In the Matter of the Welfare of the Child of: D. A. E. and M. S. P., Parents.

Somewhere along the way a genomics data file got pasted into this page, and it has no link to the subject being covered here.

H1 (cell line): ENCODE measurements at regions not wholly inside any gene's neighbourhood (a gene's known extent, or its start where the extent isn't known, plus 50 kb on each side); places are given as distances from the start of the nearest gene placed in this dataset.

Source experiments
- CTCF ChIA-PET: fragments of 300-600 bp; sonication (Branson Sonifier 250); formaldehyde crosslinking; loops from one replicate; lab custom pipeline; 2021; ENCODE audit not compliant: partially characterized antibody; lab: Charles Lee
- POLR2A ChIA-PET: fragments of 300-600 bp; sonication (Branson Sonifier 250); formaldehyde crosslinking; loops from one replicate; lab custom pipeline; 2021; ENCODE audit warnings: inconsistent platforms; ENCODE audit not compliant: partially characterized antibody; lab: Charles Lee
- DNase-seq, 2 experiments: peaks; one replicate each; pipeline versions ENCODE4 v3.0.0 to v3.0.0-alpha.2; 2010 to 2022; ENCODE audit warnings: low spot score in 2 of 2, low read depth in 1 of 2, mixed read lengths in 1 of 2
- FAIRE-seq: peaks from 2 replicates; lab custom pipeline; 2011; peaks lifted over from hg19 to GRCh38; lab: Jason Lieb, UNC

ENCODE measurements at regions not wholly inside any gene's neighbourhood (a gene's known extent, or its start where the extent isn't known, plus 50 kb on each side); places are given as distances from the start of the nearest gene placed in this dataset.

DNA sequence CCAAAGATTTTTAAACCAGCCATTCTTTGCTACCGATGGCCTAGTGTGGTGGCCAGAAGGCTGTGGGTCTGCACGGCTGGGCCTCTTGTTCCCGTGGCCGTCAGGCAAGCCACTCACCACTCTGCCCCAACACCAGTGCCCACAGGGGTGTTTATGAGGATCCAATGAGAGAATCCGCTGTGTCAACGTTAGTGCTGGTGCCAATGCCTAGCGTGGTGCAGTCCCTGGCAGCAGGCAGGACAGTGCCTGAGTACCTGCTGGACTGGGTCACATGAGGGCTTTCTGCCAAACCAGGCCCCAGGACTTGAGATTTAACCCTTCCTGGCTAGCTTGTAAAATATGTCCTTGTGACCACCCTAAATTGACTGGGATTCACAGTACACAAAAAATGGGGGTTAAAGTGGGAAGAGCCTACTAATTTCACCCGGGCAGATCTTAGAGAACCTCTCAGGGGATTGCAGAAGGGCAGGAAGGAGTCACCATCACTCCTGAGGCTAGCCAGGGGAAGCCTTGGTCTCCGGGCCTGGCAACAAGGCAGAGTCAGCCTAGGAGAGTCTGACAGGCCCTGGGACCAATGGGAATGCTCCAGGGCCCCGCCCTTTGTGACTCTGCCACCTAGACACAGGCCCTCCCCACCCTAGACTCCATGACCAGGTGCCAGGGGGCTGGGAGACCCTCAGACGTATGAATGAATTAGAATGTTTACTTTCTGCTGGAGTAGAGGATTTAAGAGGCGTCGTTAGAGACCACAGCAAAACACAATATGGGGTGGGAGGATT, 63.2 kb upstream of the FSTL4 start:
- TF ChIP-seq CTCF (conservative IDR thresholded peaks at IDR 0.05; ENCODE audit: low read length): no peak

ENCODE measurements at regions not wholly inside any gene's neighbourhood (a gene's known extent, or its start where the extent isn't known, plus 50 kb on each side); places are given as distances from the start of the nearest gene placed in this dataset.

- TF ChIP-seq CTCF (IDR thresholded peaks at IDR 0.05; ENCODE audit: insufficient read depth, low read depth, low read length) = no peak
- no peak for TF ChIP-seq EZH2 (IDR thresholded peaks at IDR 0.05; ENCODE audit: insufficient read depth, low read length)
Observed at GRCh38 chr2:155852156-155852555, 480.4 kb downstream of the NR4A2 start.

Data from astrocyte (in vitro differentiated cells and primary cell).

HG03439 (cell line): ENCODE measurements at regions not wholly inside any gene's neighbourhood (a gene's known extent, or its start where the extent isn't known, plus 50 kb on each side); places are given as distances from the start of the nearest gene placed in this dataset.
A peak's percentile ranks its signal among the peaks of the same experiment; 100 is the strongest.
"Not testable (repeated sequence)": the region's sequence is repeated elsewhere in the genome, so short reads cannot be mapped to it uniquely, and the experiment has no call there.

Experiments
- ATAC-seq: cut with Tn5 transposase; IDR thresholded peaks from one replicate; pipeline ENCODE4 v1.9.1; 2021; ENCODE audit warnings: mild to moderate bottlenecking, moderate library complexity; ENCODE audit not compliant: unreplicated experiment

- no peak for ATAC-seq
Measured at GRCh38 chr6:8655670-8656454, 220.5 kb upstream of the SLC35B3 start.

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This opinion will be unpublished and may not be cited except as provided by Minn. Stat. § 480A.08, subd. 3 (2010). STATE OF MINNESOTA IN COURT OF APPEALS A10-1419 In the Matter of the Welfare of the Child of: D. A. E. and M. S. P., Parents Filed January 18, 2011 Affirmed Wright, Judge Wright County District Court File No. 86-JV-09-7484 Cathleen Gabriel, Annandale, Minnesota (for appellant mother) Jolanta Howard, Minneapolis, Minnesota (for respondent father) Thomas N. Kelly, Wright County Attorney, Thomera Karvel, Assistant County Attorney, Buffalo, Minnesota (for respondent county) Sara Mosher, St. Michael, Minnesota (guardian ad litem) Considered and decided by Stauber, Presiding Judge; Wright, Judge; and Ross, Judge. UNPUBLISHED OPINION WRIGHT, Judge Appellant-mother challenges the district court s transfer of permanent legal and physical custody of her child, arguing that (1) there is insufficient evidence to support the district court s finding as to the child s best interests, (2) respondent-county made inadequate efforts to reunite her with the child, and (3) she made significant progress in correcting the conditions leading to the child s out-of-home placement. We affirm. FACTS J.P. is the son of appellant-mother, D.A.E., and respondent-father, M.S.P. At the time of the district court s order transferring legal custody, J.P. was 11 years old. In July 2007, agents of the Wright County Drug Task Force executed a search warrant at D.A.E. s home, where she lived with J.P. and her other minor child. During the search, police recovered marijuana, trace quantities of methamphetamine and drug paraphernalia. When Wright County Human Services Agency was notified, it filed a petition alleging that J.P. was in need of protection or services. D.A.E. admitted the allegations, and J.P. was adjudicated as a child in need of protection or services. At that time, the district court ordered D.A.E. to complete a chemical-dependency evaluation, follow all recommendations made as a result of the evaluation, submit to random drug testing, remain law-abiding, and refrain from possessing mood-altering chemicals and alcohol. The district court also warned that any missed, refused, or diluted drug test would be deemed a positive drug test result for the proscribed substances. J.P. initially was placed with his grandmother and later was placed with M.S.P. J.P. returned to D.A.E. s care in August 2009. But the following month, after D.A.E. tested positive for methamphetamine on two occasions, J.P. was removed again from his mother s care. J.P. has resided with M.S.P. since October 1, 2009. D.A.E. s compliance with the terms of the district court s order was poor. Between August 2007 and June 2010, D.A.E. was required to submit to approximately 2 288 drug tests. The district court determined that the results of at least 35 drug tests were positive based on D.A.E. s failure to appear on 17 occasions, 10 positive test results, four diluted urine samples, three failures to provide a urine sample, and provision of one nonhuman urine sample. Between August 2007 and August 2009, D.A.E. failed to complete two inpatient chemical-dependency programs successfully and demonstrated poor performance in an outpatient program that she completed. In August 2007, D.A.E. was diagnosed with bipolar, attention-deficit, and anxiety disorders. Between December 2007 and March 2008, D.A.E. participated in several mental-health treatment programs from which she was discharged for failure to cooperate. She met regularly with a psychotherapist from March 2008 through the time of trial. In May 2008, she pleaded guilty to driving while intoxicated in November 2007. She also was cited for theft in August 2008. Respondent Wright County petitioned the district court on October 30, 2009, for a transfer of permanent legal and physical custody to M.S.P., Minn. Stat. § 260C.201, subd. 11 (2010),1 asserting that D.A.E. is unable to provide a safe and stable home for J.P. because of her drug abuse and mental-health problems. Following a hearing, the district court found that (1) the custody transfer is in J.P. s best interests, (2) the county made reasonable efforts to reunite J.P. with D.A.E. before initiating the permanent custody 1 Because the 2010 version of the applicable statutes does not change or alter the rights of the parties, we refer to the 2010 version of these statutes in our analysis. See McClelland v. McClelland, 393 N.W.2d 224, 226-27 (Minn. App. 1986) (indicating that appellate court applies current version of statute unless doing so alters matured or unconditional rights of parties or creates other injustice), review denied (Minn. Nov. 17, 1986). 3 transfer, (3) D.A.E. failed to satisfactorily correct the conditions that led to J.P. s placement outside of D.A.E. s home, and (4) the conditions that led to the placement had not been corrected so that J.P. can safely return. Based on these findings, the district court ordered the transfer of permanent legal and physical custody of J.P. to M.S.P. In a motion to amend the findings of fact and order, D.A.E. argued that the county failed to prove the statutory grounds for the custody transfer. She sought the return of J.P. to her custody or amended findings clarifying whether the transfer was voluntary or involuntary. The district court found that the custody transfer was involuntary and denied D.A.E. s motion to return J.P. to her custody. This appeal followed. DECISION When reviewing a permanent-placement order, we determine whether the [district] court s findings address the statutory criteria and are supported by substantial evidence, or whether they are clearly erroneous. In re Welfare of A.R.G.-B., 551 N.W.2d 256, 261 (Minn. App. 1996) (quotation omitted). In doing so, we view the record in the light most favorable to the findings and decline to disturb them absent a firm and definite conviction that the district court erred. Id. We do not independently weigh the evidence or draw contrary conclusions about witness credibility. See In re Welfare of L.A.F., 554 N.W.2d 393, 396 (Minn. 1996). Even when the record could support an alternate custody determination, we decline to substitute our judgment for that of the district court. See In re Welfare of M.D.O., 462 N.W.2d 370, 378 (Minn. 1990) (criticizing this court for substituting its judgment for district court s findings of fact). 4 The district court may transfer permanent legal and physical custody of a child to the child s relative when such transfer is in the child s best interests. Minn. Stat. § 260C.201, subd. 11(d)(1). An order permanently placing a child outside the home of a parent or guardian must address the following factors: how the placement serves the child s best interests, the extent and nature of the responsible social service agency s reasonable reunification efforts, the ability and efforts of the parent to use services to correct the conditions leading to the child s placement outside the home, and whether the conditions leading to the placement have been corrected so that the child can safely return home. Id., subd. 11(i). When a district court grants custody to a relative, the district court also must address the suitability of the prospective custodian. Id., subd. 11(d)(1)(i). I. D.A.E. contends that there is insufficient evidence to support the district court s finding that it is in J.P. s best interests to transfer permanent legal and physical custody of J.P. to his father. The best interests of the child includes all relevant factors to be considered and evaluated. Id., subd. 11(c)(2). The district court articulated the basis for its best interests determination and made specific findings on the suitability of M.S.P. as the permanent custodian. Our review of the district court s best-interests determination begins with the latter consideration. The district court addressed the nature of the father-son relationship, the stability and safety of M.S.P. s home environment and community, the degree to which M.S.P. has cooperated with the county and provided for J.P. s needs, and specific concerns raised at trial concerning M.S.P s capacity to appropriately care for J.P. The 5 district court found that concerns about M.S.P. s alcohol use were allayed by M.S.P. s voluntary submission to a chemical-dependency evaluation and his compliance with the resulting recommendations. The district court also rejected as unsubstantiated allegations that M.S.P. inappropriately exposed himself to J.P. The record supports these findings. The county social worker who has managed the case since 2007 and J.P. s former guardian ad litem testified that M.S.P. is actively involved in J.P. s schooling and interests, provides a safe and stable home environment, and has a parental bond with J.P. They also testified that M.S.P. meets J.P. s needs and cooperates with social services. Both witnesses opined that it is in J.P. s best interests for M.S.P. to have permanent legal and physical custody. M.S.P. also testified about his bond with J.P., his parenting, and his willingness to help J.P. maintain a relationship with D.A.E. and J.P. s grandparents. A chemical-dependency evaluation concluded that M.S.P. is not chemically dependent. And M.S.P. testified that he will refrain from consuming alcohol around J.P., as the chemical-dependency evaluation recommended. We reject D.A.E. s contention that the district court erroneously focused only on M.S.P. and failed to consider her merit as a parent. The district court made three factual findings addressing D.A.E. s suitability as a parent, each of which supports the district court s best-interests analysis. The district court found that (1) D.A.E. s untreated chemical dependency creates a home environment that would compromise J.P. s safety, (2) the serious and persistent nature of D.A.E. s mental-health problems renders her unable to care for J.P. appropriately, and (3) D.A.E. s criminal activity interferes with her ability to care for J.P. In addition, the district court found that D.A.E. failed to cooperate 6 with extensive mental-health and chemical-dependency program offerings by being overtly resistant and deceitful. The findings include a detailed account of D.A.E. s untreated chemical abuse, mental-health problems, and failure to cooperate with efforts to assist her. Substantial evidence supports these findings. D.A.E., her mother, and her psychotherapist testified in support of D.A.E. retaining custody of J.P. But the district court expressly rejected this testimony for lack of credibility. The determination of weight and credibility afforded testimonial evidence is the exclusive province of the district court. Hasnudeen v. Onan Corp., 552 N.W.2d 555, 557 (Minn. 1996); see also L.A.F., 554 N.W.2d at 396 (stating that district court is in superior position to assess witness credibility). Accordingly, D.A.E. s reliance on this testimony is unavailing. D.A.E. argues that, because she and J.P. have a close relationship and J.P. expressed a desire to live with her, it is in J.P. s best interests for her to retain permanent legal and physical custody. The district court found that any evidence of J.P. s positive relationship with D.A.E. is outweighed by evidence of D.A.E. s pattern of chemical abuse, mental-health issues, and continued failure to acknowledge and treat these challenges. Our careful review establishes that the record amply supports the district court s findings that D.A.E. is unable to care for J.P. and that a transfer of permanent legal and physical custody to M.S.P. is in J.P. s best interests. II. D.A.E. also contends that the county failed to attempt to reunite her with the child. When a child in need of protection or services is under the district court s jurisdiction, the 7 responsible social services agency must make reasonable efforts to reunite the child and the child s family. Minn. Stat. § 260.012(a), (f) (2010). Reasonable efforts is defined as the exercise of due diligence by the responsible social services agency to use culturally appropriate and available services to meet the needs of the child and the child s family. Minn. Stat. § 260.012(f). The district court found that the county offered case-management services, visitation, referrals for chemical-dependency evaluations and treatment programs, random drug testing, psychological evaluations, parenting assessment, medication management, mental-health treatment, and rehabilitative mental-health services. The district court found these services to be relevant, adequate, culturally appropriate, available and accessible, consistent and timely, and realistic. The record establishes that a county social worker met with D.A.E., monitored her progress, reviewed the case periodically, made service referrals, scheduled chemical testing, and arranged both supervised and unsupervised visits. A guardian ad litem ensured that the services provided to J.P. were appropriate and responsive to his needs. The record also supports the district court s findings that the services provided were relevant, adequate, culturally appropriate, available and accessible, consistent and timely, and realistic. Indeed, the county attempted to reunite D.A.E. and J.P. in August 2009 by returning J.P. to D.A.E. s home. But J.P. was removed one month later when D.A.E. twice tested positive for methamphetamine. 8 The district court s findings that the county made reasonable efforts and exercised due diligence to use appropriate and available services to reunite D.A.E. and J.P. are well supported by the record. III. D.A.E. next argues that the district court clearly erred by finding that she failed to correct the conditions that led to J.P. s out-of-home placement. J.P. was removed from D.A.E. s care in 2007 and again in 2009 because of D.A.E. s drug use and J.P. s exposure to drugs in D.A.E. s home. Although D.A.E. made some progress toward establishing a safe and stable environment for J.P., there is substantial evidence supporting the district court s determination that D.A.E. failed to significantly address her chemical abuse and mental health, which had a detrimental impact on her ability to parent J.P. D.A.E. submitted multiple positive drug-test results after J.P. was removed from her care. She was discharged from three chemical-treatment programs with unsuccessful performance, and she had difficulty attending other services consistently. She failed to accept responsibility for the effect of her drug use and mental health on her parenting during this period and at trial. The social worker testified that, based on reports that she received in the months before trial, she was concerned that D.A.E. still was using drugs. D.A.E. did not complete any chemical-dependency assessments or treatments after September 2009. In June 2010, she refused to submit to a hair-follicle test that would have assessed her for drug use in the preceding three months. Viewing the evidence in the light most favorable to the district court s findings, with deference to its credibility 9 determination, we conclude that the district court did not clearly err by finding that D.A.E. failed to correct the conditions that led to J.P. s removal from D.A.E. s home. The district court made detailed and careful findings on each of the factors it was required to evaluate when considering a petition to transfer permanent legal and physical custody under Minn. Stat. § 260C.201, subd. 11(d)(1), (i). Substantial evidence supports the district court s findings that transferring permanent legal and physical custody to M.S.P. is in J.P. s best interests, the county made reasonable efforts to reunite D.A.E. and J.P., and D.A.E. failed to correct the conditions leading to J.P. s out-of-home placement. Accordingly, we affirm. Affirmed. 10